Author Topic: Veteran’s Affairs office in Sydney to be phased out by 2014  (Read 2549 times)

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CVA_Posting

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Veteran’s Affairs office in Sydney to be phased out by 2014

http://www.capebretonpost.com/News/Local/2012-04-13/article-2954695/Veteran%26rsquos-Affairs-office-in-Sydney-to-be-phased-out-by-2014/1

Published on April 13, 2012

SYDNEY — The Veteran’s Affairs Canada service office in Sydney has been slated to close by 2014 as part of cross-country cuts to the federal public service.

Topics :
    Veterans Affairs Canada , DND , Public Service Alliance of Canada , Sydney , Halifax , Saint John

The move will mean the loss of 12 local jobs and the need to travel for veterans to Halifax or Saint John, N.B., if they want face-to-face service.

“That is going to be totally unacceptable, especially Sydney, where they are so good and we are so dependent upon them,” said Jean Marie Deveaux, president of Royal Canadian Legion Nova Scotia/Nunavut command.

“That is not good because while our veterans are passing, it is now that they need the most help. I’m afraid we are all going to have to stand up and start rattling some cages in Ottawa.”

Deveaux first heard about the closure Thursday night, but has yet to see anything official from Veterans Affairs Canada. She hopes to learn more during a semiannual meeting with the federal department, April 22.

Pat Leblanc, 46, who served in The Gulf, the Golan Heights, Bosnia and Africa, said younger veterans are upset by the move, too.

“People are thinking that veterans are Second World War veterans, but there are a lot of younger veterans,” he said. “All you have to do is go to the DND website and it shows you where Canadians are serving all around the world and they get injured.”

Today, he has the option of phoning a call centre or sitting down with someone at the Sydney office if he has questions about his benefits. He’s not looking forward to what 2014 might bring.

“I’m getting a pension right now and if there is a payment error or whatever, you call the 1-866 number to try to get it sorted out there and it takes a month or two. But when you go down (to Sydney) they are so welcoming and they usually sort it out really fast.”

Leblanc hopes there’s a government change before the plan to close the office comes to fruition. In the meantime, he wants politicians and business groups to join any protests against the cuts.

Jeannie Baldwin, regional executive vice-president of the Public Service Alliance of Canada, said 44 workers with Veterans Affairs in Atlantic Canada received workforce adjustment letters on Thursday.

As a result, service offices in Sydney, Charlottetown, P.E.I. and Corner Brook, N.L., will be phased out.

“It sends a really bad taste,” she said. “These veterans serve their country, fight for their country, they come back. Veterans apply for their pensions, medical and disability claims — that’s what the veterans office does. It’s a service officer that provides that type of service for them.”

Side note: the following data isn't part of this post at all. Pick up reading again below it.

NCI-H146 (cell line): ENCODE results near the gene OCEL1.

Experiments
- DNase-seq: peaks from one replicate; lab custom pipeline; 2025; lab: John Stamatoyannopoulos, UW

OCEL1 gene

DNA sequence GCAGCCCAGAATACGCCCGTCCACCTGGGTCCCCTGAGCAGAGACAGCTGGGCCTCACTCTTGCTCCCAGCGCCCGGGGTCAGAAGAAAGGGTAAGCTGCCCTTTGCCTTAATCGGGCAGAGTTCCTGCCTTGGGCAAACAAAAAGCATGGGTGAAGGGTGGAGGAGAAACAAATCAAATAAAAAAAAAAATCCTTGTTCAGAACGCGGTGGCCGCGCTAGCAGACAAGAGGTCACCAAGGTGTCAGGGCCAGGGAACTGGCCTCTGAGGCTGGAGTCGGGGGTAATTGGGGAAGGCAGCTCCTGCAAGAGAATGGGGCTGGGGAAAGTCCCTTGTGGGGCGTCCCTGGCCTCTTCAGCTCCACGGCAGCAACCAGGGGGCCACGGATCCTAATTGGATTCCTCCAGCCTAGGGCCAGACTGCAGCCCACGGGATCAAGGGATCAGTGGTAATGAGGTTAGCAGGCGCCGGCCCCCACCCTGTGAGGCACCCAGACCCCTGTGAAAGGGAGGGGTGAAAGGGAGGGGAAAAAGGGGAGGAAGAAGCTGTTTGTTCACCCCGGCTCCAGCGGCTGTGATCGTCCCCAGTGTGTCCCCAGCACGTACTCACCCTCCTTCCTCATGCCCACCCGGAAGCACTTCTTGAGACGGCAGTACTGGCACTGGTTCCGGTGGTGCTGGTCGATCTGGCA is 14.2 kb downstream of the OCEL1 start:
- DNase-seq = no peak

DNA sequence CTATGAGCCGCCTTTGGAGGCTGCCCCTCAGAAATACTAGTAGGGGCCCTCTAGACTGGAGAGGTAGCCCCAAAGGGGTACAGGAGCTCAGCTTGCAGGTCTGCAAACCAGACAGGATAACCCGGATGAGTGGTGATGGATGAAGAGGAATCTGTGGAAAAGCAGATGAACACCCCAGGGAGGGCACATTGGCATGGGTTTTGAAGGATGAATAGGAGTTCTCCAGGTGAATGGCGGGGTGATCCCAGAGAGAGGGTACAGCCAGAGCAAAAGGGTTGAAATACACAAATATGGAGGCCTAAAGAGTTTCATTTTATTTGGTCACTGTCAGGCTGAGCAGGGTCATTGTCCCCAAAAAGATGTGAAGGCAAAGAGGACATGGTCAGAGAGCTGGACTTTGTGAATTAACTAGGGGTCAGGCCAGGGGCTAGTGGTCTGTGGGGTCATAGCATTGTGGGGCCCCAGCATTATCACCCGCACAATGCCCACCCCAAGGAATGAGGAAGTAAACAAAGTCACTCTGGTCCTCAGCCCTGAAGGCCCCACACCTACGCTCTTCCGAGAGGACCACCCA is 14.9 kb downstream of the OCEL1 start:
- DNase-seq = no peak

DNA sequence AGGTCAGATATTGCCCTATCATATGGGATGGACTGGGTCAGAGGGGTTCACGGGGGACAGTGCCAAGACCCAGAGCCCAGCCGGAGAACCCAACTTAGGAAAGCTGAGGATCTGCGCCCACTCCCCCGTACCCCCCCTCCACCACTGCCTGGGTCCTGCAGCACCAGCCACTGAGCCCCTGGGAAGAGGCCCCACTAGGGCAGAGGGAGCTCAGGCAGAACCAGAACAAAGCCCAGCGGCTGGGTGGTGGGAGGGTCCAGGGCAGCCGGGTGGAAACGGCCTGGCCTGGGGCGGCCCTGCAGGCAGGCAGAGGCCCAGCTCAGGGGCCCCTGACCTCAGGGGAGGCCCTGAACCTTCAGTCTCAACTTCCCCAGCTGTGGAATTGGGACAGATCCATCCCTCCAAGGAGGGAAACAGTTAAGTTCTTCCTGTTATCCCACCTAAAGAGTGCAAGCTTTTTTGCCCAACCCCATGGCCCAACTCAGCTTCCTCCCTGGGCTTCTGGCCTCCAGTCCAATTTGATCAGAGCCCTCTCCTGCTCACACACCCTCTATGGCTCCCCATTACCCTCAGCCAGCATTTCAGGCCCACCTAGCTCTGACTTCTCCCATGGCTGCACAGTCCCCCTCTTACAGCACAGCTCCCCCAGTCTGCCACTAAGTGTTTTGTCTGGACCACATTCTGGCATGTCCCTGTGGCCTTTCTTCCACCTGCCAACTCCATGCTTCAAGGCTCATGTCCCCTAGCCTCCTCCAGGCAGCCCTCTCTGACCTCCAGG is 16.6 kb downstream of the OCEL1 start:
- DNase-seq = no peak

Things will get worse next year, she said, when 232 positions at Veterans Affairs head office in P.E.I. are eliminated.

“It kind of tells you exactly their priorities and the veterans are not one of them.”

Janice Summerby, media relations adviser for Veterans Affairs Canada, said the Government of Canada places the highest priority on making sure veterans and their families have the support they need, when they need it.

“The department has to adjust how and where we do business to keep pace with the changing needs and expectations of the veterans we serve,” she wrote in an emailed response to questions.

“Our focus is to ensure we have employees in the locations where they are most needed. As a result, some offices across the country may grow bigger while offices in some other areas will either get smaller or close.”

There will be no reduction in service to local veterans, she wrote. Further details will be finalized as the district office is phased out.

“There will be no reductions in our case management services. The departments case managers provide care and support to veterans in greatest need. We will continue to meet or exceed our service standard of one case manager for every 40 case-managed veterans.”

gmcneil@cbpost.com

Sylvain Chartrand CD ResF

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Justice denied for veterans (Sydney)
« Reply #1 on: December 23, 2012, 07:10:01 PM »
Justice denied for veterans (Sydney)

Published on December 19, 2012
Letters to the Editor (The Cape Breton Post)

http://www.capebretonpost.com/Opinion/Letters%20to%20the%20Editor/2012-12-19/article-3142873/Justice-denied-for-veterans/1

This regards the closing of the Veterans Affairs Canada office in Sydney.

I have followed the letters and editorials, and attended meetings and demonstrations on this, and it’s agreed this shouldn’t happen. If it does, veterans would be denied justice.

Shame on the government of Prime Minister Stephen Harper and other politicians for being quiet. It seems they want us to die so we won’t be a burden.

I’d say Cape Breton has more veterans and serving Armed Forces members per capita than most parts of Canada.

All of the Remembrance Day services were well attended with a lot of respect for veterans and serving members. Too bad the government doesn’t seem to feel the same.

I would like Veteran Affairs Minister Steven Blaney to respond to this letter.

Kenneth George

New Victoria